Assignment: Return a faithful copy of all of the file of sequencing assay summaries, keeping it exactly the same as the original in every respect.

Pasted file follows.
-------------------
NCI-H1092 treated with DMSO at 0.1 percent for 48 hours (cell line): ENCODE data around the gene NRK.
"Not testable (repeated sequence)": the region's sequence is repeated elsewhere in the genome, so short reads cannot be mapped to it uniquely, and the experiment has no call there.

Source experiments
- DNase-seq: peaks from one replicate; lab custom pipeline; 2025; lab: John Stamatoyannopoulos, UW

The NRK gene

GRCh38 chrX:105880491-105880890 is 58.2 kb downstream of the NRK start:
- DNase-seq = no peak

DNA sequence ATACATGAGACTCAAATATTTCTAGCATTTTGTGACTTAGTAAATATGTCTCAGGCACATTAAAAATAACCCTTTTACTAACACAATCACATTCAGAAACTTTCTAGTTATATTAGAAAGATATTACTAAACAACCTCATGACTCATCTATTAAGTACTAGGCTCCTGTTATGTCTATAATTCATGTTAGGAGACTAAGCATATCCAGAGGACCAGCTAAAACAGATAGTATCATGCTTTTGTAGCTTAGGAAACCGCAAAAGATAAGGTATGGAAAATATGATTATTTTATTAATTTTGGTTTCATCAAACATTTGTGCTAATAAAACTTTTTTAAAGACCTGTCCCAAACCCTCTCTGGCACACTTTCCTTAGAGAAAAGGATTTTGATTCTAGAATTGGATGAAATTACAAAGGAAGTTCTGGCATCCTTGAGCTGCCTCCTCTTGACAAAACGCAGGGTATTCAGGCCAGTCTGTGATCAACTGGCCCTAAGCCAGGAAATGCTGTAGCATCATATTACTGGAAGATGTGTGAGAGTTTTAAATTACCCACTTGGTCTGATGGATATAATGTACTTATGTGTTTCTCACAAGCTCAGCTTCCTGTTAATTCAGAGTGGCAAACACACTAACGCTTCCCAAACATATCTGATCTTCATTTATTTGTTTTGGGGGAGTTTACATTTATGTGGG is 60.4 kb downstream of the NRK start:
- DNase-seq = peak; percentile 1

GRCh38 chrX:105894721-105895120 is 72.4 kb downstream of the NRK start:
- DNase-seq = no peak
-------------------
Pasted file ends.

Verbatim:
NCI-H1092 treated with DMSO at 0.1 percent for 48 hours (cell line): ENCODE data around the gene NRK.
"Not testable (repeated sequence)": the region's sequence is repeated elsewhere in the genome, so short reads cannot be mapped to it uniquely, and the experiment has no call there.

Source experiments
- DNase-seq: peaks from one replicate; lab custom pipeline; 2025; lab: John Stamatoyannopoulos, UW

The NRK gene

GRCh38 chrX:105880491-105880890 is 58.2 kb downstream of the NRK start:
- DNase-seq = no peak

DNA sequence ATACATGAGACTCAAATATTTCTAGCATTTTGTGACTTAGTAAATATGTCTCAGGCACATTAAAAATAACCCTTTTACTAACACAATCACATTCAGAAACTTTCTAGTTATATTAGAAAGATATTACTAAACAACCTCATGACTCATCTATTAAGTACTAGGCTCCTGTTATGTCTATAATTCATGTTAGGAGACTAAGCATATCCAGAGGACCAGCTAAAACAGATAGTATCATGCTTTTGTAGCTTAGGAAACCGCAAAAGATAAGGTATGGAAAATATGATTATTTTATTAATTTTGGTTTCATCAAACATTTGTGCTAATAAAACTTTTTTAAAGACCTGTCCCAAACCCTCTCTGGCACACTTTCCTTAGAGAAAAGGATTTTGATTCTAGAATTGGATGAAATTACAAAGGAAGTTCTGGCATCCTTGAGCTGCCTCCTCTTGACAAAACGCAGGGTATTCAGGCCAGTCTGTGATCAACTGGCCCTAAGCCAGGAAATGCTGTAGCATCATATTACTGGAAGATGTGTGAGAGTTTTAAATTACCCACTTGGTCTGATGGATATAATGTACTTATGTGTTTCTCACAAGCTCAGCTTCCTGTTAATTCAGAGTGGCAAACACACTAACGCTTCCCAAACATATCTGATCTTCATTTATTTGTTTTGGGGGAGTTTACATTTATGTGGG is 60.4 kb downstream of the NRK start:
- DNase-seq = peak; percentile 1

GRCh38 chrX:105894721-105895120 is 72.4 kb downstream of the NRK start:
- DNase-seq = no peak